USS Slater, the last destroyer escort afloat in America, will soon return to her home berth in Albany, N.Y. Launched in 1944, Slater served gallantly in both the Battle of the Atlantic and the Pacific Theater during World War II. In 1951, Slater was transferred to Greece under the Military Defense Assistance Program.
Renamed AETOS (Eagle), she served as an Hellenic Navy training ship for 40 years. In 1993, after deactivation, she was brought back to the United States by a group of former destroyer escort sailors. Since 1998, she has been undergoing restoration while being open to the public in Albany.
Now, another significant moment in USS Slater’s history has arrived. Since April the ship has been drydocked at Caddell’s in Staten Island for much-needed hull repairs, funded privately. Also, Slater’s paint scheme has been returned to her 1945 dazzle camouflage. Soon, she will depart Staten Island and make her way up the Hudson River to Albany, assisted by tugs from New York State Marine Highway and pilots from Sandy Hook and Hudson River Pilots Associations.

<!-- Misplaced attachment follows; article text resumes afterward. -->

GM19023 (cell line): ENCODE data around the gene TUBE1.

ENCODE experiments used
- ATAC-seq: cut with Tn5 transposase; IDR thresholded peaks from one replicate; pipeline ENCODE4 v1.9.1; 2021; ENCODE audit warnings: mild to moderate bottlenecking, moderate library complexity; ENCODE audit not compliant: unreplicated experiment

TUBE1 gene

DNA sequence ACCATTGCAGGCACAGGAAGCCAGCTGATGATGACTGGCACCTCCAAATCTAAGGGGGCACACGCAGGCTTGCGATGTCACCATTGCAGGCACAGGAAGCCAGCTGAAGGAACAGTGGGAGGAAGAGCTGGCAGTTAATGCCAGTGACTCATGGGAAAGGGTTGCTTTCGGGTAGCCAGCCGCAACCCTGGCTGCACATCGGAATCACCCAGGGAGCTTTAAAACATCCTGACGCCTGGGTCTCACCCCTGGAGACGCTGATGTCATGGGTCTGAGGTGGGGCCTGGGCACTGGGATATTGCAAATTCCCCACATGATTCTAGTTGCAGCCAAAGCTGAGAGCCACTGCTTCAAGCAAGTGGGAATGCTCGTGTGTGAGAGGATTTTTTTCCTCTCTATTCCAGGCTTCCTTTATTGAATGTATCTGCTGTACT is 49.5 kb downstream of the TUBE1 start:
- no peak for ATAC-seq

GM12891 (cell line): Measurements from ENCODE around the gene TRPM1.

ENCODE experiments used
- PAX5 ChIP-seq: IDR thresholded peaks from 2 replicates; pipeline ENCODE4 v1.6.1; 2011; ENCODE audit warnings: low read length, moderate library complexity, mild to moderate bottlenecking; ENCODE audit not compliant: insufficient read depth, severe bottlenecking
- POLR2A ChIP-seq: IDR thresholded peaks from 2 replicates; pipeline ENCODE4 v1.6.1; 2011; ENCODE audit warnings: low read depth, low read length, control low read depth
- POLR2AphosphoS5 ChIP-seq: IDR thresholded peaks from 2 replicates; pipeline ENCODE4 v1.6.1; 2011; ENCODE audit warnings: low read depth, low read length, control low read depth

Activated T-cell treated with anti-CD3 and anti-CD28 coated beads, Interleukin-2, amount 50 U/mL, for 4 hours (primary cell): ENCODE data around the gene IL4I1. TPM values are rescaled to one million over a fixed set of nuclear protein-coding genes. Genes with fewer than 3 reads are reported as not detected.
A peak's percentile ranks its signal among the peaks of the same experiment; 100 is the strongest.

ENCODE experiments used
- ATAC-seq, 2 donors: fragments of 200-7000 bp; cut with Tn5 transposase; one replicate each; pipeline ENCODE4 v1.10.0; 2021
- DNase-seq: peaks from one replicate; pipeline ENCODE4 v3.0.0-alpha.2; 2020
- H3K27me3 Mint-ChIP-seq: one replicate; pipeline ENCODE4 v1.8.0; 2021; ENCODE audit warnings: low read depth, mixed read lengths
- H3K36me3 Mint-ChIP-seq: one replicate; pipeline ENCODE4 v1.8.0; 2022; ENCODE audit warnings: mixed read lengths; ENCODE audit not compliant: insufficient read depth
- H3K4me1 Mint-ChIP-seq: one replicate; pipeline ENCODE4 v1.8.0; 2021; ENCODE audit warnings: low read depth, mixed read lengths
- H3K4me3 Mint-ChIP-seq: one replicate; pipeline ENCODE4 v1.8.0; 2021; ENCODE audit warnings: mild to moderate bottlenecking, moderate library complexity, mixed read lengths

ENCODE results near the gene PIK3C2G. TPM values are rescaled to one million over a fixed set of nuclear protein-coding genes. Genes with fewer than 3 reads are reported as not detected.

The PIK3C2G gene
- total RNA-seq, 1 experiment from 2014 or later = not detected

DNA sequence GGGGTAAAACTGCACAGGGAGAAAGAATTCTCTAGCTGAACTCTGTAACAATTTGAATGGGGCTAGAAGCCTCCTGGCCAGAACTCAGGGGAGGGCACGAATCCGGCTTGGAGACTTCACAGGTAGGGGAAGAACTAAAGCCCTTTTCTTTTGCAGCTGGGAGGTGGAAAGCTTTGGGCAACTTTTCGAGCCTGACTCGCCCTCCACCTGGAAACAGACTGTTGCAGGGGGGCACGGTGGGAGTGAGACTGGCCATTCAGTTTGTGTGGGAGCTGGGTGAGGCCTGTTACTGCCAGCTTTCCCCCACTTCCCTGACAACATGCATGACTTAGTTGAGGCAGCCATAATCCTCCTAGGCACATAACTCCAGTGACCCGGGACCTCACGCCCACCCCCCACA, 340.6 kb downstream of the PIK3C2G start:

In addition to a working crew of volunteers, destroyer escort sailors from World War II, Korea, and Vietnam are expected to be on board for the 24-hour journey. Regardless of the ship that they served in, USS Slater has become every destroyer escort sailor’s ship. For the time they are aboard, Slater is “their ship.” A unique opportunity awaits.
With little fanfare, USS Slater drew crowds along the banks of the Hudson as she headed south. For her return, it is expected that many more well-wishers will journey to the river’s edge to view history as Slater sails past.